Are you one of the lucky ones going on a legal Cuba tour? If so, you will want to go to San Cristobal de La Cabana Fortress for the cannon firing ceremony. Whether you go on your own or convince your guide to take you, be sure to get there well before 9 in the evening as it can turn into a very crowded event.
I went to the “canonazo” on my first Cuba trip in 1997. At that time, I was finishing my Ph.D. in political science and I was very focused on Cold War militarism and the Cuban Revolution. What a surprise to see this surviving relic from Havana’s colonial history. I thought it was the last tradition that a revolutionary communist or socialist government (your pick) would want to preserve. But I’m so glad they did!
The cannon firing ritual began at the end of the 17th century when Spanish colonial officials needed a way to notify Havana’s residents that the walls protecting the city were about to open or close. At that time, a shot was fired from a cannon situated on a battleship in the port.
Each morning, a shot was fired at 4:30 AM to let inhabitants know that the gates were opening and ready for people and merchandise to flow in and out of the city’s walls.
Almost 16 hours later, at 8:30 PM, a second shot was fired. This let the people of Havana know that they should be inside the walls if they didn’t want to be shut out of the city’s core until the following dawn.
Firing was relocated to San Carlos de La Cabana Fortress when construction on it was completed in 1774.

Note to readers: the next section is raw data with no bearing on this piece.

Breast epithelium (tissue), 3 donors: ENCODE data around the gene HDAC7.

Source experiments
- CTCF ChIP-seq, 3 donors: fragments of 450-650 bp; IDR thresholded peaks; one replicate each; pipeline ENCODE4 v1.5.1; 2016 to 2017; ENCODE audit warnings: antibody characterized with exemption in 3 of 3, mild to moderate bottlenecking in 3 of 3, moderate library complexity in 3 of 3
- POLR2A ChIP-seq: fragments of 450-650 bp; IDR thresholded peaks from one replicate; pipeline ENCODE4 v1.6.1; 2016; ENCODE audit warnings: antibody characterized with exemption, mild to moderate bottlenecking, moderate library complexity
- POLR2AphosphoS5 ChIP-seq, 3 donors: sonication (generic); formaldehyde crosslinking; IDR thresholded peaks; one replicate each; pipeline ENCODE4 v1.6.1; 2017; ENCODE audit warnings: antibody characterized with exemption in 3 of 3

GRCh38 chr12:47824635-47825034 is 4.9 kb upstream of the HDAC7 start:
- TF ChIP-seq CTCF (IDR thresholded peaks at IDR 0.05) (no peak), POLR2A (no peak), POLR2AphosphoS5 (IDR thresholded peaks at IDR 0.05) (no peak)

By the second half of the 19th century, the city had expanded far beyond the port area. Commerce was booming and the city’s gates were a barrier to movement. Still, even after the city walls were demolished, the cannon firing survived.
Note: Those of you interested in more detailed scholarly background on Havana and Cuba will want to check out the Havana Project for lots of in-depth information.
At the end of the 19th century, the number of daily cannon blasts was reduced to one and set for 9 PM. The firing has remained (more or less ) unchanged to the present day.
In 1986, the cannon firing became a bit more of a tourist spectacle with a re-enaction of the actual ritual of the Spanish Infantry Regiment. During today’s ceremony, bags of jute are fired by the cannons to recreate the shots once fired by real cannon balls.
Just as an aside: although the cannon is always fired at precisely 9:00 PM, you will hear the noise 4.3 seconds later if you are staying at the Parque Central and 9.7 seconds later if you are staying at the Hotel Nacional. If you are on a Cuba tour, be sure to listen for it!
Photograph by Lisa Reynolds Wolfe.